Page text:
COVID-19: Latest guidance for pregnant women

Achieving pregnancy, either naturally or through assisted fertility treatment, is a special moment filled with joy, excitement and (sometimes) disbelief!

At Fertifa, we understand that the current situation with COVID-19 may be causing you anxiousness or stress. To help ease your mind, Dr Gedis Grudzinskas has dissected the latest guidance from Royal College of Obstetricians & Gynaecologists (RCOG).

Please get in touch if you, or your employees, have any other questions or concerns around how COVID-19 may be impacting your, or your baby’s, health.

Risk to pregnant women

Research has shown that pregnant women who contract significant respiratory infections in the third trimester (i.e. after 28 weeks) are more likely to become seriously unwell.

In turn, it is suggested that this may lead to pre-term birth of the baby with the aim for the mother to recover through improving the efficiency of her breathing.

Of course, the result of this has been that the Government have taken a precautionary approach to ensure all pregnant women are included in the ‘vulnerable’ group and should make every attempt to self-isolate, work from home and avoid contact with those that aren’t part of the same household.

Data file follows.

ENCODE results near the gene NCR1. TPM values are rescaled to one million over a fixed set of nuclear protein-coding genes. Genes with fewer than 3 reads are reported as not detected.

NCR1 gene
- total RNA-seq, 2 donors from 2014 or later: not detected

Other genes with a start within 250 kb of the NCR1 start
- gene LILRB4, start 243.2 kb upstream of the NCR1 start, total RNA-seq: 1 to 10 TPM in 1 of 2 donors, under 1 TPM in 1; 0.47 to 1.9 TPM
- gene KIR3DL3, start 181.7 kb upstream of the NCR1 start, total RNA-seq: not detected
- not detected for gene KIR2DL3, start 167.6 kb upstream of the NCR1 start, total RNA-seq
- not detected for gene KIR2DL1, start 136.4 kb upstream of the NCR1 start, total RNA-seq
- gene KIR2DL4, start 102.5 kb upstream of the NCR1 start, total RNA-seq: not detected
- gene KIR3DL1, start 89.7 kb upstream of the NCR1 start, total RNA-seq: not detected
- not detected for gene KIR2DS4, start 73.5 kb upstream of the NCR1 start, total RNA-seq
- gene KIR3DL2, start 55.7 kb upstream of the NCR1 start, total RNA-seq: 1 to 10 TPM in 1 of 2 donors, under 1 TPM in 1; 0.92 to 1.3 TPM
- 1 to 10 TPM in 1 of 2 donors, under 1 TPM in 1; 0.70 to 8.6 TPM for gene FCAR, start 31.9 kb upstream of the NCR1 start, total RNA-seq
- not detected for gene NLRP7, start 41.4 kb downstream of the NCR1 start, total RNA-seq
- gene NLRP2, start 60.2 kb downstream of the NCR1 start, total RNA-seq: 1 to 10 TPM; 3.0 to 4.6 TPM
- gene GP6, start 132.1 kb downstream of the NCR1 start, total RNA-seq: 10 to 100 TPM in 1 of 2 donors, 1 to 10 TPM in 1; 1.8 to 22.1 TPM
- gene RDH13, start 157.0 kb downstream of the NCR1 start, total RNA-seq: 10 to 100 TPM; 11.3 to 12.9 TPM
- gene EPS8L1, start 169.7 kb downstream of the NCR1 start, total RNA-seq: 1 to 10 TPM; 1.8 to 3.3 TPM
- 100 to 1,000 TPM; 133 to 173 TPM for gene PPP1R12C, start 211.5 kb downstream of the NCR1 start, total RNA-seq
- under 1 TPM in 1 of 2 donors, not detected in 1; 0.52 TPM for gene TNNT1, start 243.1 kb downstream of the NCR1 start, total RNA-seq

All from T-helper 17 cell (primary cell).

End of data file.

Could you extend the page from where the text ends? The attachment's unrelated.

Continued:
There is a lack of evidence with respect to COVID-19 and the impact that this has on pregnancy. However, given the symptoms show an adverse impact on respiratory functions, the guidance above continues to stand. 

Risk to the baby

As it stands, there is no evidence to suggest that COVID-19 causes problems with the baby’s development or causes miscarriage.

Similarly, there is no evidence that COVID-19 can be passed from the mother to the unborn baby. Further comfort can be found in the fact that no previous coronavirus has been shown to cause any fetal abnormalities. In Asia, routine scans indicate that this is likely to the case for COVID-19.

The guidance from the RCOG caveats this by saying that it is not possible to give absolute assurance to any pregnant woman that contracting COVID-19 carries no risk to her baby or to her (over and above that experienced by a non-pregnant healthy individual).


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